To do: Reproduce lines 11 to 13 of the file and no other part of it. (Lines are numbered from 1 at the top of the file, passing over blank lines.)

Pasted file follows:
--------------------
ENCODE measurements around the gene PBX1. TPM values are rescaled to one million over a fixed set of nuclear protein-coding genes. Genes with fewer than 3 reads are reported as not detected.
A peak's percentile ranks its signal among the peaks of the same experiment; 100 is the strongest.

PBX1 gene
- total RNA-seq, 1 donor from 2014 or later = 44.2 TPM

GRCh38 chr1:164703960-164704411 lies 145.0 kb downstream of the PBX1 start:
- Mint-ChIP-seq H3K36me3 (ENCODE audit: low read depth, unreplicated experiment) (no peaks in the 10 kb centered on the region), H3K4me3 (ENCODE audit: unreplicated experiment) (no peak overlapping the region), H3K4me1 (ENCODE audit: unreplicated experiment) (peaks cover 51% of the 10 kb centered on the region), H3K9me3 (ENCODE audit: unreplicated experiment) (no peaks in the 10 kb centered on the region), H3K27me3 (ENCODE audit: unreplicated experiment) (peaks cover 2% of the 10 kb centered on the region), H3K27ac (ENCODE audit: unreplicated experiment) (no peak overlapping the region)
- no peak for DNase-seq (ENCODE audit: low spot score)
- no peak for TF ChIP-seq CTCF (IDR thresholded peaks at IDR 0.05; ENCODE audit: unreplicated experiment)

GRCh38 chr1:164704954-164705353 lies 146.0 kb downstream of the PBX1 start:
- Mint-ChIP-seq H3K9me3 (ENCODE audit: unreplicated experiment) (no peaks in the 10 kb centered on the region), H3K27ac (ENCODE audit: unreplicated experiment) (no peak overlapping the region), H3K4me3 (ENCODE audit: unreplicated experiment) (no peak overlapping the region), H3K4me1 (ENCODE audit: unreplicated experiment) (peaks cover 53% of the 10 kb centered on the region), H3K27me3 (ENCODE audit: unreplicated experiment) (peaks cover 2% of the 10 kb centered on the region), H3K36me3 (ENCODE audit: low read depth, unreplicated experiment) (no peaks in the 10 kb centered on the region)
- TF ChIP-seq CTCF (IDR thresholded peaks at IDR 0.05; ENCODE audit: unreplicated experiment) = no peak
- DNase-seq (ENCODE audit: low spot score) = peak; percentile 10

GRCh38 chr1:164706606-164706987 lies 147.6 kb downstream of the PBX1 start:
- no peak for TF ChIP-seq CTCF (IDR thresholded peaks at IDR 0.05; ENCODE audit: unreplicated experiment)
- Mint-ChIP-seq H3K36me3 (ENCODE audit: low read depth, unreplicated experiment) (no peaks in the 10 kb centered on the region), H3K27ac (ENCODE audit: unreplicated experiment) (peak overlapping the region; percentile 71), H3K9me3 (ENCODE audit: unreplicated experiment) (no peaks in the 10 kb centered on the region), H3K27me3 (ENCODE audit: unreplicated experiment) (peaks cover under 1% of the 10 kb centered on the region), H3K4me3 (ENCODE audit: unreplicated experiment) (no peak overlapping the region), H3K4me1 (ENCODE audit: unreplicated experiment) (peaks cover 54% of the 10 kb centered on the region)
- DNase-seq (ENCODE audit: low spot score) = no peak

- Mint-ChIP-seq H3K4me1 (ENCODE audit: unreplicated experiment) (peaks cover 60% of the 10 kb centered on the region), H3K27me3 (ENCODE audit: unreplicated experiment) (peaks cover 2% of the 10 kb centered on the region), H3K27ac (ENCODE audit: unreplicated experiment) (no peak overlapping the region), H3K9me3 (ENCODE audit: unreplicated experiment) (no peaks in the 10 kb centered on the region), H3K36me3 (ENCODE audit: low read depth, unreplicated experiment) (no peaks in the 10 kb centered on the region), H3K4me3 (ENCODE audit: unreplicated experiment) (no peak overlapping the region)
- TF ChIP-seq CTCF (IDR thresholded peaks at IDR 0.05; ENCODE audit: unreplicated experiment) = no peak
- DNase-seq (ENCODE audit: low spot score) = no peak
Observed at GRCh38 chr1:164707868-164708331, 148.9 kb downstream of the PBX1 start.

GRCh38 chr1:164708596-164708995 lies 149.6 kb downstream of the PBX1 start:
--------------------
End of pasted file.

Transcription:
- TF ChIP-seq CTCF (IDR thresholded peaks at IDR 0.05; ENCODE audit: unreplicated experiment) = no peak
- DNase-seq (ENCODE audit: low spot score) = peak; percentile 10

GRCh38 chr1:164706606-164706987 lies 147.6 kb downstream of the PBX1 start: